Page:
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How to get a free Nook Simple Touch e-reader

By Guest Blogger(view all posts by Rick.Broida)
at 7:30AM Tuesday March 26, 2013
under Freebies

If you've ever tried to use a tablet as an e-reader, especially a big tablet, you know that it's not exactly ideal. Larger, heavier models can be hard to hold for long periods, and I find them especially unwieldy for reading in bed.

Plus, tablets offer no end of distractions, everything from e-mail to Facebook to Angry Birds to Netflix. With so many cool apps competing for your attention, it can be hard to focus on your book.

That's why I'm a firm believer in owning a dedicated e-reader--and why this deal is particularly awesome. For a limited time, Barnes & Noble is offering a free Nook Simple Touch e-reader when you purchase a Nook HD+ tablet.

At $269, the HD+ is already a killer deal. It has an ultra-high-resolution 8.9-inch screen, a fast processor, and 16GB of expandable storage. And it runs all the most popular Android apps, like Netflix and Evernote, though I will admit that Barnes & Noble's curated app store is annoyingly light on freebies.

One other big perk: You can convert the HD+ to a full-blown Android tablet, one with full access to the Google Play store and all the apps and media therein. That includes the Kindle app, meaning you can read any books you've already purchased from Amazon--or any you want to purchase.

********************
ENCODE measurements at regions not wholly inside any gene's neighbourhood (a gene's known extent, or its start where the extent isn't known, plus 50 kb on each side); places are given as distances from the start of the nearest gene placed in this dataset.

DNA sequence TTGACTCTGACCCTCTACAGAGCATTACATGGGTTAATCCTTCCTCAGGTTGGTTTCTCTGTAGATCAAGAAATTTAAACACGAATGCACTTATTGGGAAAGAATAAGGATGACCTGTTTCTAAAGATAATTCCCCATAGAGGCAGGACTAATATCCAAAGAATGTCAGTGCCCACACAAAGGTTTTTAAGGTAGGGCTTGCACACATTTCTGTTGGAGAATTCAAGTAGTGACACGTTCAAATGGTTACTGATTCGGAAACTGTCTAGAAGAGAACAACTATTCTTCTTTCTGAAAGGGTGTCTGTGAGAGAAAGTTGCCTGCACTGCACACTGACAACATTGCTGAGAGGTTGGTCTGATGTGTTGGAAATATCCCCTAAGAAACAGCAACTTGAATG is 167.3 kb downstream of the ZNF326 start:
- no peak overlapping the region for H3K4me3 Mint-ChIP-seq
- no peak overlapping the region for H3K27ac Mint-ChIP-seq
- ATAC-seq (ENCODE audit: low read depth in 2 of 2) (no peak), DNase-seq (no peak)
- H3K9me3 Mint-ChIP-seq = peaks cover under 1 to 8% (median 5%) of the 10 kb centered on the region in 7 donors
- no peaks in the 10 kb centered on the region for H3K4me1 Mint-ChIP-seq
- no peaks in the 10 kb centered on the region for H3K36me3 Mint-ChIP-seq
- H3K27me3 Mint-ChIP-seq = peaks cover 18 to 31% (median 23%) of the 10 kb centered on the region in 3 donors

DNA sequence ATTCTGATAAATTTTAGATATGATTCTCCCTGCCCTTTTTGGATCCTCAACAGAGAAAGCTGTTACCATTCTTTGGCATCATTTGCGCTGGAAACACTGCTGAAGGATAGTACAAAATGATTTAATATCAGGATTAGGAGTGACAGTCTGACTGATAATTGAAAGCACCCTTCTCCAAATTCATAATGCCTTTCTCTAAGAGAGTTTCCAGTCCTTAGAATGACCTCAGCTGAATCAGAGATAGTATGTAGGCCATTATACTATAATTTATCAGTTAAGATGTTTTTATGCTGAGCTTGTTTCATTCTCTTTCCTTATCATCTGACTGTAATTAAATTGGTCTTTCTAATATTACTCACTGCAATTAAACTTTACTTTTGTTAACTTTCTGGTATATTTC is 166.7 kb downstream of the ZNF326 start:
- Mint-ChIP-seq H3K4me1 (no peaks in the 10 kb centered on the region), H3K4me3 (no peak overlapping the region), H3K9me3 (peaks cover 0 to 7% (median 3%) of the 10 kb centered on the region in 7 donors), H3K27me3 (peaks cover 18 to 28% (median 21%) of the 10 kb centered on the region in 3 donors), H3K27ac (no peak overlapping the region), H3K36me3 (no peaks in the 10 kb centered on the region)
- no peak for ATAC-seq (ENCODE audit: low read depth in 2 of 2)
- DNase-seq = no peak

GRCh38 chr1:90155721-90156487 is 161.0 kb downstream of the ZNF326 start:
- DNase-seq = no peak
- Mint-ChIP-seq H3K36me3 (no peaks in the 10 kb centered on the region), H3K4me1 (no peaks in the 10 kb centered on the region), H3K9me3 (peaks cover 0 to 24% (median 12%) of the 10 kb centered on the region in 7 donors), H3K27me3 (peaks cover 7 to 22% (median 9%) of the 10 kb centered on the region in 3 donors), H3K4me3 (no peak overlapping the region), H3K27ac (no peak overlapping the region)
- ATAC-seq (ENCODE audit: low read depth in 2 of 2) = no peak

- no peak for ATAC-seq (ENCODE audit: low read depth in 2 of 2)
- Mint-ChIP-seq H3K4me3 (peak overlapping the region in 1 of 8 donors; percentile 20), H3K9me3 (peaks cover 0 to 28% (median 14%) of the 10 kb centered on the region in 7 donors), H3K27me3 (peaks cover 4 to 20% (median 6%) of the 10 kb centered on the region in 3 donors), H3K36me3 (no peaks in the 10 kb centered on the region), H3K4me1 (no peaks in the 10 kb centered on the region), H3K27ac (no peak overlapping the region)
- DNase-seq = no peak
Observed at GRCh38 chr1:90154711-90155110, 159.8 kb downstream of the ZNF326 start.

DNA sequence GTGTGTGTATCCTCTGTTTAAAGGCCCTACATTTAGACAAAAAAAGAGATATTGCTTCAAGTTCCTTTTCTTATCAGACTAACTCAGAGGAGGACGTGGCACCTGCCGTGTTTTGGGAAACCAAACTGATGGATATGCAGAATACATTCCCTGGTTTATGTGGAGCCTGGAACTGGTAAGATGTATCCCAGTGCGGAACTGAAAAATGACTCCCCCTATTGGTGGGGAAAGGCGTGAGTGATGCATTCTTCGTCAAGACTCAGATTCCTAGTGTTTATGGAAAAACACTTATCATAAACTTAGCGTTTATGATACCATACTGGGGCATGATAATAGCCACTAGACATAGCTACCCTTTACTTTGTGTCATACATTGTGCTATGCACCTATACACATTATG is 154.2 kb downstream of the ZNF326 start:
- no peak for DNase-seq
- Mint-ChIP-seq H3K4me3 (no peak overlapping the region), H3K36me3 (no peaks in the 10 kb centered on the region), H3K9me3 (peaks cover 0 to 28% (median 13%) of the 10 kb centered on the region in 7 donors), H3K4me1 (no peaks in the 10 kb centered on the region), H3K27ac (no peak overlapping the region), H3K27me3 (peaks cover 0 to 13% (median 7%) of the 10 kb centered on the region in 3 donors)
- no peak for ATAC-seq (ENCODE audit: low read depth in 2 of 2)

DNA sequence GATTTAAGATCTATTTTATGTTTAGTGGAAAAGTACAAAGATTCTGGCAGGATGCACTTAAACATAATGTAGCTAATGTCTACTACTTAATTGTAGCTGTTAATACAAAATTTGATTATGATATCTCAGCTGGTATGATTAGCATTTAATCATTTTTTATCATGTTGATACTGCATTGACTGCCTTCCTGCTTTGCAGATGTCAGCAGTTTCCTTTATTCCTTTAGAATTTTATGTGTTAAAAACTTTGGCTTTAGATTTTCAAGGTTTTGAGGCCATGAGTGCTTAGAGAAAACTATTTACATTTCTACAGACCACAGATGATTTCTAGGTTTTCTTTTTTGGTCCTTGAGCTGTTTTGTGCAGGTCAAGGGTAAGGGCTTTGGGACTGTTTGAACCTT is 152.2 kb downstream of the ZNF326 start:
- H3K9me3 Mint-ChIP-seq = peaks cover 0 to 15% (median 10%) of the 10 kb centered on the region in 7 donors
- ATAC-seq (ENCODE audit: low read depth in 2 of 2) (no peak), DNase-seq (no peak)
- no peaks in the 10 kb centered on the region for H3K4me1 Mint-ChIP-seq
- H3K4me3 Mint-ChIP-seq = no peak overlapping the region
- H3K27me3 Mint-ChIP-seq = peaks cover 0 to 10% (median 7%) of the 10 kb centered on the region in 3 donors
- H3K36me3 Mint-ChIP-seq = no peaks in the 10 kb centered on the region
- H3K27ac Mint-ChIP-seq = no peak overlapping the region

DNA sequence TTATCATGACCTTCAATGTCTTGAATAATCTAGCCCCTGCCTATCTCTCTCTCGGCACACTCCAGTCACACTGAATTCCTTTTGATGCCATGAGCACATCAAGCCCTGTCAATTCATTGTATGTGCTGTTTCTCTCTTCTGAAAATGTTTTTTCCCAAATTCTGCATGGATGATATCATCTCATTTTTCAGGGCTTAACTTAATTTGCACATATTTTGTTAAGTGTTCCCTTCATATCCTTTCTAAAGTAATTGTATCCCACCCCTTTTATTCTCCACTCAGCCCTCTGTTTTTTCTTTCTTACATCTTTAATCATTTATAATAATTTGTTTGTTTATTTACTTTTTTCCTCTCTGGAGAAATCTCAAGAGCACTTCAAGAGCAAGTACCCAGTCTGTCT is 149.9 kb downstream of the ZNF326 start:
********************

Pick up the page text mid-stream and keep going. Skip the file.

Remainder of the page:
As for the Nook Simple Touch, it would normally cost you $79. It features a 6-inch Pearl e-ink touchscreen, 2GB of expandable storage, and Wi-Fi for downloading books. Although it lacks the newer model's compelling backlight, it's widely regarded as one of the top e-readers on the market.

And it's free! If you were thinking of buying a big tablet anyway, this is one offer that's definitely worth considering. But it ends March 31, so don't wait too long to decide.

Why would B&N give away its e-readers? Some would argue that the company is planning to get out of the hardware business, but I suspect they're merely clearing older inventory to make way for newer models. Either way, it's a win for the customer.

Veteran technology writer Rick Broida is the author of numerous books, blogs, and features. He lends his money-saving expertise to CNET and, and also writes for PC World and Wired.